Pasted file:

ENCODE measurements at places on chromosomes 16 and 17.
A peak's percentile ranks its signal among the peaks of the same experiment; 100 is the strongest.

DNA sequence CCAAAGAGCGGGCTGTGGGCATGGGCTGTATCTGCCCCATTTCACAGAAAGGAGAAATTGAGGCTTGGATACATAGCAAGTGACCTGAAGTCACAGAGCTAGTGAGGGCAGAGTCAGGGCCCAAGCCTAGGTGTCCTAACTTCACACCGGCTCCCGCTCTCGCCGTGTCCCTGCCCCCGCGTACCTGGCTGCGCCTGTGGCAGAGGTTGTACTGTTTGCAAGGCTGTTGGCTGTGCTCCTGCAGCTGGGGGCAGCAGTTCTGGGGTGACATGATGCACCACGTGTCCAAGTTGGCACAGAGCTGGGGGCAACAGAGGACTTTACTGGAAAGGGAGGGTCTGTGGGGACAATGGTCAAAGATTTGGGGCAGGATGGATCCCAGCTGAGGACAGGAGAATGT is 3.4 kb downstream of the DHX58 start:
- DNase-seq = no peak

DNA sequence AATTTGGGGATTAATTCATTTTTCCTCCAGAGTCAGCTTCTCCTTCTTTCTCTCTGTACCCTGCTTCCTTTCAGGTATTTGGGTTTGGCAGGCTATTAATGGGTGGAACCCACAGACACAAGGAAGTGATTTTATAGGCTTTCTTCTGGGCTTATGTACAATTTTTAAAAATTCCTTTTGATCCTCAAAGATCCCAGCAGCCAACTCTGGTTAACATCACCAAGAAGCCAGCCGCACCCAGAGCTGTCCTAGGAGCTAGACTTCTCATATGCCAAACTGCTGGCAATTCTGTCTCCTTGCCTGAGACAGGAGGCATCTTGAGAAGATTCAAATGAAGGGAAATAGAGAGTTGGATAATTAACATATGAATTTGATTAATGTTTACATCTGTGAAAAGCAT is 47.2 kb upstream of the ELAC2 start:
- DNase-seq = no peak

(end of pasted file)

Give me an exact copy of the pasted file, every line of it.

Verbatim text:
ENCODE measurements at places on chromosomes 16 and 17.
A peak's percentile ranks its signal among the peaks of the same experiment; 100 is the strongest.

DNA sequence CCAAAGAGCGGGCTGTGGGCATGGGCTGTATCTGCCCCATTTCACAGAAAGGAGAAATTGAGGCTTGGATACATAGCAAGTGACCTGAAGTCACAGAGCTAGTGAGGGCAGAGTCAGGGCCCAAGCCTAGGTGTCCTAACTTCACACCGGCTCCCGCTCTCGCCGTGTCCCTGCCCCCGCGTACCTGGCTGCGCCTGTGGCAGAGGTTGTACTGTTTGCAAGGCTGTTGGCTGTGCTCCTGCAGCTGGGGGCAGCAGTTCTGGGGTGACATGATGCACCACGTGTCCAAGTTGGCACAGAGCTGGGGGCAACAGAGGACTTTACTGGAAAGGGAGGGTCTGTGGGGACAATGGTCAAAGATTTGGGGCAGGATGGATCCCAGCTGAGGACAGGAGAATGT is 3.4 kb downstream of the DHX58 start:
- DNase-seq = no peak

DNA sequence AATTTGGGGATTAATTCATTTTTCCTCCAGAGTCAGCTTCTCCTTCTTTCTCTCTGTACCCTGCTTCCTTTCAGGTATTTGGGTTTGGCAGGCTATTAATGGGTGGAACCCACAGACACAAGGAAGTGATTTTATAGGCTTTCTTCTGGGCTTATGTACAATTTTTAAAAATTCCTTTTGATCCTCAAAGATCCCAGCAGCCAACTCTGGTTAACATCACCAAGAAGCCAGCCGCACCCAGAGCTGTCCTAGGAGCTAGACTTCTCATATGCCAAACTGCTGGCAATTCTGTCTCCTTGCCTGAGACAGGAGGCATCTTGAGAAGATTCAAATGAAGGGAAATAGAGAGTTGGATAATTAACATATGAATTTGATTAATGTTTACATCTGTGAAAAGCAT is 47.2 kb upstream of the ELAC2 start:
- DNase-seq = no peak